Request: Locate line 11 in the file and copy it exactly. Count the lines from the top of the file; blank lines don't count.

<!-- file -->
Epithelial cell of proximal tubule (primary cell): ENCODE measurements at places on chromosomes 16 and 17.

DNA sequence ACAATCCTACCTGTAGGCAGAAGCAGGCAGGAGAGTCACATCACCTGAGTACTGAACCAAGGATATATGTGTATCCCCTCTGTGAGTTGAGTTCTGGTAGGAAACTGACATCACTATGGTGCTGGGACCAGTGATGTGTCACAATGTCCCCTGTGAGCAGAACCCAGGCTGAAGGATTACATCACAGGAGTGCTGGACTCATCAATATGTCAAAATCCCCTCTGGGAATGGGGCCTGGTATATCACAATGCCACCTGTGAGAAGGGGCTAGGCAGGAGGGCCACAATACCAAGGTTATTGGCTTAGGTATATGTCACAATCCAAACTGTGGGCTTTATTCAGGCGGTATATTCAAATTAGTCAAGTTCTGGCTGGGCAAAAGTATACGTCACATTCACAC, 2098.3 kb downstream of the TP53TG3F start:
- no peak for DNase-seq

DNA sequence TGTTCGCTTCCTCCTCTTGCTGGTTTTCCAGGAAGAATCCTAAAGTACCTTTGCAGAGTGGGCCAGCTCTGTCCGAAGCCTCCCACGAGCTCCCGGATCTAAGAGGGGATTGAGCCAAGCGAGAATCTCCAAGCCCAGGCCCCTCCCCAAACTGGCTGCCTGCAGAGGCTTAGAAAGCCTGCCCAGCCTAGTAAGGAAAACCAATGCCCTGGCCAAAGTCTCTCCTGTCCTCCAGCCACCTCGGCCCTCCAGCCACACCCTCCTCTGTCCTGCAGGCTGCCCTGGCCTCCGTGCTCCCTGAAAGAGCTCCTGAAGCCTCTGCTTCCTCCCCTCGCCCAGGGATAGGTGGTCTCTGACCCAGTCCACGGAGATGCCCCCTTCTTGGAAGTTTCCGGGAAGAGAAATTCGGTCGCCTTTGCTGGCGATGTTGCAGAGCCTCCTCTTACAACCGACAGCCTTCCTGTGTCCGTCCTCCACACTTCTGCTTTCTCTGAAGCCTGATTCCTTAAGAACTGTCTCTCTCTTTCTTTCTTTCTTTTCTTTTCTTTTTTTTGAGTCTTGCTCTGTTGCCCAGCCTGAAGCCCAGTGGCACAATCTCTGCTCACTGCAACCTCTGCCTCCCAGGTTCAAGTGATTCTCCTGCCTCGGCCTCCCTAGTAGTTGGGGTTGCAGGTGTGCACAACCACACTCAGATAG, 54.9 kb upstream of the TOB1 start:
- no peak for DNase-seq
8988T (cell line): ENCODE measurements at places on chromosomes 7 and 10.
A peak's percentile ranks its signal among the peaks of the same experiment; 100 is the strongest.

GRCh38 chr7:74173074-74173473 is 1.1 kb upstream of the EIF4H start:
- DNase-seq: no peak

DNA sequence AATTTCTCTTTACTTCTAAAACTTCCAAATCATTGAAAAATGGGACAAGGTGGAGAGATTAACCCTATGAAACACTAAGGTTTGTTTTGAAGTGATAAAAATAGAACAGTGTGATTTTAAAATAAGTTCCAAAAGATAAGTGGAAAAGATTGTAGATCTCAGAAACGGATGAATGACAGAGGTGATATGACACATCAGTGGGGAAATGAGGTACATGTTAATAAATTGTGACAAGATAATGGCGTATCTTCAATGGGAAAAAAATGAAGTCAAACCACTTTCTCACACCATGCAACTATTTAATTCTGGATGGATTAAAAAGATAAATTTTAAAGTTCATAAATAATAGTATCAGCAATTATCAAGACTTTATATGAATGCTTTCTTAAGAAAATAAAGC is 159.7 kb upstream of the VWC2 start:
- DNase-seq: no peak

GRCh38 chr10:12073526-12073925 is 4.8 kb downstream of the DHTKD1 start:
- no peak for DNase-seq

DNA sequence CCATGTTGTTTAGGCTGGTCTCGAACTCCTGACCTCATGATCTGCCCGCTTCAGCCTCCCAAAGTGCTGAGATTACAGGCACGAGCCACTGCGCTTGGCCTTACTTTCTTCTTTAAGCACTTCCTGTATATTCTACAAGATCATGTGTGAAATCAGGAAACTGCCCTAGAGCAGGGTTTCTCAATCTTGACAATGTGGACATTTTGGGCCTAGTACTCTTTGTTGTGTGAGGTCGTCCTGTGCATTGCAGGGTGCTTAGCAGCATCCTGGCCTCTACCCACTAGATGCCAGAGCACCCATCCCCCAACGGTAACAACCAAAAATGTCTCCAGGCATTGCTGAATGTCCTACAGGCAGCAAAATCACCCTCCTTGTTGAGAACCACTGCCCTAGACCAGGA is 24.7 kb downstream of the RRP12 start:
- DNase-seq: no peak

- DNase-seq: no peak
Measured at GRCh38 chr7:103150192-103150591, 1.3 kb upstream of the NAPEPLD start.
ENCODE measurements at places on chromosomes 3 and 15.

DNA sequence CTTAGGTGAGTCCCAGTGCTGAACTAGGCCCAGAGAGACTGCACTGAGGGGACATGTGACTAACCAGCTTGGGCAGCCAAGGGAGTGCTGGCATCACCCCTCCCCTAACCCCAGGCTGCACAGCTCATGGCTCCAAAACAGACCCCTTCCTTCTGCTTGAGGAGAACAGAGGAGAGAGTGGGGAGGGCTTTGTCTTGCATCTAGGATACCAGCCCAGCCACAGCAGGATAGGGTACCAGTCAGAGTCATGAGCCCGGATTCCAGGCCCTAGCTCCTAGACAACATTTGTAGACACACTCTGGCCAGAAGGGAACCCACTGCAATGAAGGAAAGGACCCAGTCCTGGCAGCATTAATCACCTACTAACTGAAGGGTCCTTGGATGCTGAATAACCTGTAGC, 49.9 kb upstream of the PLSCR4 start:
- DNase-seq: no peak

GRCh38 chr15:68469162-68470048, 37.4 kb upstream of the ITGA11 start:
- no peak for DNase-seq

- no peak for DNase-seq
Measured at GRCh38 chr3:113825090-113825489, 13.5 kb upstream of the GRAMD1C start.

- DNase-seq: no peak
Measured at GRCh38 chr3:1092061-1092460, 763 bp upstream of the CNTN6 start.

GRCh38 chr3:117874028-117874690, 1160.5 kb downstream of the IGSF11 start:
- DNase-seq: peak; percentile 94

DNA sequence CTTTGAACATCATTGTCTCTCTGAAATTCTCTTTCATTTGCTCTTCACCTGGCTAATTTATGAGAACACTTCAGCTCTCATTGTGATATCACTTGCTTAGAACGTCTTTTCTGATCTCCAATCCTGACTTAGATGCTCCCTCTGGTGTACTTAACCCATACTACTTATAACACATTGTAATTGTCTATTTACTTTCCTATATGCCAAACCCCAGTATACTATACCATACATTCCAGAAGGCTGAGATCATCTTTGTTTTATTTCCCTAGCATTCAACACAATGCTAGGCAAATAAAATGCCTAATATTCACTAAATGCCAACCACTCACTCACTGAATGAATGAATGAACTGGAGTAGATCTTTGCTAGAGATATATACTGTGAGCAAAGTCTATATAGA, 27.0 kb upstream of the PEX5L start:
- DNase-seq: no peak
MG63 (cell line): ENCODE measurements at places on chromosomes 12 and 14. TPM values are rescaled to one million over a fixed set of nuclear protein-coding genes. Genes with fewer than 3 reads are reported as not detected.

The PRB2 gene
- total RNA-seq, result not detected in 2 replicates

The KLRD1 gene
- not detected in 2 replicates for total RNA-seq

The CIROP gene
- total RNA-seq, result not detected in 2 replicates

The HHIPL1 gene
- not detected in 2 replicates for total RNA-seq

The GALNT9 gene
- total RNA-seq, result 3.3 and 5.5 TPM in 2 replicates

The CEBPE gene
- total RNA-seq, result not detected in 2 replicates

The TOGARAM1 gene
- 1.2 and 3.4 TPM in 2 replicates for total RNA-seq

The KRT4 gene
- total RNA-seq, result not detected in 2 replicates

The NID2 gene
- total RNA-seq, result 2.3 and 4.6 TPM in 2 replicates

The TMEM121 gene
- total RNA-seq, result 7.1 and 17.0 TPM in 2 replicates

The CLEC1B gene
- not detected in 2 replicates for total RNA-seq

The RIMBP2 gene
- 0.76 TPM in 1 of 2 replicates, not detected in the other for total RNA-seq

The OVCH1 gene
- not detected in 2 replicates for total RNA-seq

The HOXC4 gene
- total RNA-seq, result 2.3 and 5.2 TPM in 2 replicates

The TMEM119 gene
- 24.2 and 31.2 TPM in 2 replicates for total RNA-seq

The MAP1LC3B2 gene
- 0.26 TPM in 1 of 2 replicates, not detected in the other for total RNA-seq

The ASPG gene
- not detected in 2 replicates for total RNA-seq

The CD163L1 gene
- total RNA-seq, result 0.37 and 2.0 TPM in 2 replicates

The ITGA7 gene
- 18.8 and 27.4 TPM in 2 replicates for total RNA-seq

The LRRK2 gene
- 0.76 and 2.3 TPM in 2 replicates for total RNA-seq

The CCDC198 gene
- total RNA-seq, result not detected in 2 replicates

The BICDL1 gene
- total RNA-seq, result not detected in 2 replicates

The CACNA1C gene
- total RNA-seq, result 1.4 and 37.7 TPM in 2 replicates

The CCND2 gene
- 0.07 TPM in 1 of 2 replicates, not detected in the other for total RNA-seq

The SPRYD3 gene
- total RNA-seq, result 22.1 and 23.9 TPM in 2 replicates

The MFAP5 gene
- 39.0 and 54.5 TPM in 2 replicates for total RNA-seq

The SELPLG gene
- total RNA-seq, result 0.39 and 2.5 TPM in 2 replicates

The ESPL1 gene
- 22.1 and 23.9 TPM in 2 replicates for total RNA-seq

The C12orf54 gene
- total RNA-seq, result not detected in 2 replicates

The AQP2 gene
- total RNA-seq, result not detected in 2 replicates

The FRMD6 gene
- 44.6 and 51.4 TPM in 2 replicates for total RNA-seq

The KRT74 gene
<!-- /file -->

- DNase-seq: no peak